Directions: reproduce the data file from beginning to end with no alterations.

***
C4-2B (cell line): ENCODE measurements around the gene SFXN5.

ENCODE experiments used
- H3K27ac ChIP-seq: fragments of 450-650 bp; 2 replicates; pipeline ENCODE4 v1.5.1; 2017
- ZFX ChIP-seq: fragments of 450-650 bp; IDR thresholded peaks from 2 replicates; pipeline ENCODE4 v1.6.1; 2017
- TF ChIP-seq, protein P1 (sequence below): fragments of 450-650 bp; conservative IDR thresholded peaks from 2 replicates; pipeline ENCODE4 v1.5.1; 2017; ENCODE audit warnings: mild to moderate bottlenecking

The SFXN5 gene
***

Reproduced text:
C4-2B (cell line): ENCODE measurements around the gene SFXN5.

ENCODE experiments used
- H3K27ac ChIP-seq: fragments of 450-650 bp; 2 replicates; pipeline ENCODE4 v1.5.1; 2017
- ZFX ChIP-seq: fragments of 450-650 bp; IDR thresholded peaks from 2 replicates; pipeline ENCODE4 v1.6.1; 2017
- TF ChIP-seq, protein P1 (sequence below): fragments of 450-650 bp; conservative IDR thresholded peaks from 2 replicates; pipeline ENCODE4 v1.5.1; 2017; ENCODE audit warnings: mild to moderate bottlenecking

The SFXN5 gene